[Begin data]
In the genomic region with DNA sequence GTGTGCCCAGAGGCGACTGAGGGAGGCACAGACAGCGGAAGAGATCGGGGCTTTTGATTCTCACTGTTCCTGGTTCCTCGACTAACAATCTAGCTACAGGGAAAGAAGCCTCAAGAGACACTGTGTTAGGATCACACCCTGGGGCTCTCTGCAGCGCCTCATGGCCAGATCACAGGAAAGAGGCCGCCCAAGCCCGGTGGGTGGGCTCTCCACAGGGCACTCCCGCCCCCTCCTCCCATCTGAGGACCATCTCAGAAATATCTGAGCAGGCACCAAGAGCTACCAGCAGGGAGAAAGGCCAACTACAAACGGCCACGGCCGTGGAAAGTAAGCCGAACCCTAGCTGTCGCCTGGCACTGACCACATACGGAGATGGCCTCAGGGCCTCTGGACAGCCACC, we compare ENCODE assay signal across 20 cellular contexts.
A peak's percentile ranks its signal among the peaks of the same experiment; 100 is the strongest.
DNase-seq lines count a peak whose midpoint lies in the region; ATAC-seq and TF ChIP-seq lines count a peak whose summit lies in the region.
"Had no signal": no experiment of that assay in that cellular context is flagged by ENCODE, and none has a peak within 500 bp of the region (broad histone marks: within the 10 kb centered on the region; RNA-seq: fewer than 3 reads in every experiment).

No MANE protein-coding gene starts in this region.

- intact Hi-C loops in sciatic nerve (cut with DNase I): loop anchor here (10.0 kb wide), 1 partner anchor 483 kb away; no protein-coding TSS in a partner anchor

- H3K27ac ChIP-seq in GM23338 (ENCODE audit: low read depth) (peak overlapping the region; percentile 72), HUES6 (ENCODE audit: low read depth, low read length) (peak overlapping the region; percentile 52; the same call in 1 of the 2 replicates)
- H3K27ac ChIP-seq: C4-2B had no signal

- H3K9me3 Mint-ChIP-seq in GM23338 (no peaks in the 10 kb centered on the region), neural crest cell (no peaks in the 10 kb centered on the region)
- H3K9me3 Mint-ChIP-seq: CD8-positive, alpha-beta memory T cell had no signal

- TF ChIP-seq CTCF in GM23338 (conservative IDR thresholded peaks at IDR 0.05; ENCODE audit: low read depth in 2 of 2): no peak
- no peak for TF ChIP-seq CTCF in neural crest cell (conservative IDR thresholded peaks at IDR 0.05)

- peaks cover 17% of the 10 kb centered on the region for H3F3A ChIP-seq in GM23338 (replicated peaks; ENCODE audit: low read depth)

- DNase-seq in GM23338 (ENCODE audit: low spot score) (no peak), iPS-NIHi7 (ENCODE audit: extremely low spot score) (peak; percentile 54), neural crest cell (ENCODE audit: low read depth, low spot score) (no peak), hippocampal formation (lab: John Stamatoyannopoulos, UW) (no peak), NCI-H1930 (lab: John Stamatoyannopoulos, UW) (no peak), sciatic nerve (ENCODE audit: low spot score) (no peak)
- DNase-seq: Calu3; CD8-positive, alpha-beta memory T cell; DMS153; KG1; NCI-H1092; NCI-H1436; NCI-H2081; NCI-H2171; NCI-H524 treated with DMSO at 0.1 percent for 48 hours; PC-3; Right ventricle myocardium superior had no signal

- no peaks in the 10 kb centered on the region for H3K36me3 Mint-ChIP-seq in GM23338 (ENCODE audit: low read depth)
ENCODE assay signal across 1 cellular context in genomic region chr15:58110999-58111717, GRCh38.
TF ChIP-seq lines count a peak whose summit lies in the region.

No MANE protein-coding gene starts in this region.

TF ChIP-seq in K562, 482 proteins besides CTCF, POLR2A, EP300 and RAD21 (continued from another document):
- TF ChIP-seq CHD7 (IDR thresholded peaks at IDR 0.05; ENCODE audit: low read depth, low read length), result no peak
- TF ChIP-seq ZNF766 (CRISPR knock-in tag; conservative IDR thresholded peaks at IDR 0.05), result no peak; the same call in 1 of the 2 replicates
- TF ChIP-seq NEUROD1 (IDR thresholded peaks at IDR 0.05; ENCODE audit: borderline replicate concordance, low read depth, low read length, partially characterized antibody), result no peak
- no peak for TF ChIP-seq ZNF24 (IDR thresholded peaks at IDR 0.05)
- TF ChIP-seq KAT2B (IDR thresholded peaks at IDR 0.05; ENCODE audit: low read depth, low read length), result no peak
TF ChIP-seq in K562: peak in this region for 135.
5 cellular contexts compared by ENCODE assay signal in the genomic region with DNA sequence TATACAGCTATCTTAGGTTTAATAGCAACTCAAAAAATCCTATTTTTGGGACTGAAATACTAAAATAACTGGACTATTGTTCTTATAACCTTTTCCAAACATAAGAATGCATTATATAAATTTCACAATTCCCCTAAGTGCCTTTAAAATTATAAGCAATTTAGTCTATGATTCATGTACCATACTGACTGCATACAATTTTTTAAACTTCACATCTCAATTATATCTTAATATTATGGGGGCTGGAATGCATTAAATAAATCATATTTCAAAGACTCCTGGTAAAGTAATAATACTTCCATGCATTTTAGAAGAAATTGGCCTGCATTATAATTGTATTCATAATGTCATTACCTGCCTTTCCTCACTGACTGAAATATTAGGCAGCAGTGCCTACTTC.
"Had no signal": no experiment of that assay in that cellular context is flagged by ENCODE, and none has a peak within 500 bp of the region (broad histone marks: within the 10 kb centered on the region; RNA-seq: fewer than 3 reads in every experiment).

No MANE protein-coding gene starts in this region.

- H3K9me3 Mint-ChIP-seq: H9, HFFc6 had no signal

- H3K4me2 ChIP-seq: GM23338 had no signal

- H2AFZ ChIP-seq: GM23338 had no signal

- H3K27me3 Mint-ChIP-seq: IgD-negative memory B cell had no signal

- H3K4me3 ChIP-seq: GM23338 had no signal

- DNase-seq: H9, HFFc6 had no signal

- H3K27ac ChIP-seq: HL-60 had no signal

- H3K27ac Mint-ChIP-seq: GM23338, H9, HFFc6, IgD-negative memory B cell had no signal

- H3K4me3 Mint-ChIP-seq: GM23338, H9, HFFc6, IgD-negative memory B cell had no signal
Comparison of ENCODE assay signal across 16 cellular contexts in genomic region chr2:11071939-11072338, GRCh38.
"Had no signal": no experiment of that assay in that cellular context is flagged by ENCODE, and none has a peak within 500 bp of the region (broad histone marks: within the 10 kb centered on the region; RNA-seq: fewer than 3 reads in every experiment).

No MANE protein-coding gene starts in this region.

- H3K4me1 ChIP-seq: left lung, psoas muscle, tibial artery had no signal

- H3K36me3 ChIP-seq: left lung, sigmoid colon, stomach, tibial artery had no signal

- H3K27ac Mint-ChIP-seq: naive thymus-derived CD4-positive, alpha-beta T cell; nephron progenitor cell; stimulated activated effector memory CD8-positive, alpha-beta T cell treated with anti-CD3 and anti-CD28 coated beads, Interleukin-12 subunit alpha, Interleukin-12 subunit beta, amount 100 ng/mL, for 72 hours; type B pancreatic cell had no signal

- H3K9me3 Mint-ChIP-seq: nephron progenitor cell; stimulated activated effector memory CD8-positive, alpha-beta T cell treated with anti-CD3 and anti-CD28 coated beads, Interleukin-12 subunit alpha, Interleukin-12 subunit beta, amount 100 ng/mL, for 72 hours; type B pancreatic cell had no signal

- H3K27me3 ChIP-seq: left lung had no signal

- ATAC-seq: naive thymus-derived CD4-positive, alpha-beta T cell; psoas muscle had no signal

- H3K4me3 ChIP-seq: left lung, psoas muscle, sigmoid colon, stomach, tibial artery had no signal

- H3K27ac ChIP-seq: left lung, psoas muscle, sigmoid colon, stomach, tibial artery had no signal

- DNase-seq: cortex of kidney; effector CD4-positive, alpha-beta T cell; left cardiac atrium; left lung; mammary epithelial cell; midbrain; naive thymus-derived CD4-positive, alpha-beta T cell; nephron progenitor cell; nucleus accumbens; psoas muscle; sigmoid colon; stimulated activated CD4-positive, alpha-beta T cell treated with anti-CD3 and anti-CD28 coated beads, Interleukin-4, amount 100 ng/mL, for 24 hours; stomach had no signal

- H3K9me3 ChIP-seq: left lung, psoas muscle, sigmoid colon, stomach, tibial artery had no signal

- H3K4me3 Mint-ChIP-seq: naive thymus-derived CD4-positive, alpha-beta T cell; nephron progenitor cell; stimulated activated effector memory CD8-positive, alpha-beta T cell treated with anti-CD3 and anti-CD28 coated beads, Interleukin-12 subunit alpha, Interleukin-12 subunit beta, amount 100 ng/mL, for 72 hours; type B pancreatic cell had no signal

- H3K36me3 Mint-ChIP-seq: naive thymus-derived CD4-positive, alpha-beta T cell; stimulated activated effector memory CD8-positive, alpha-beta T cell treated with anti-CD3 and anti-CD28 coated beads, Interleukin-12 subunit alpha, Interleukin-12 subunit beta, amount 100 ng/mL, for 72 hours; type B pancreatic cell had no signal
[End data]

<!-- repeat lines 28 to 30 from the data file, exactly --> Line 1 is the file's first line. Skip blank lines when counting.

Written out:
"Had no signal": no experiment of that assay in that cellular context is flagged by ENCODE, and none has a peak within 500 bp of the region (broad histone marks: within the 10 kb centered on the region; RNA-seq: fewer than 3 reads in every experiment).

No MANE protein-coding gene starts in this region.

- H3K9me3 Mint-ChIP-seq: H9, HFFc6 had no signal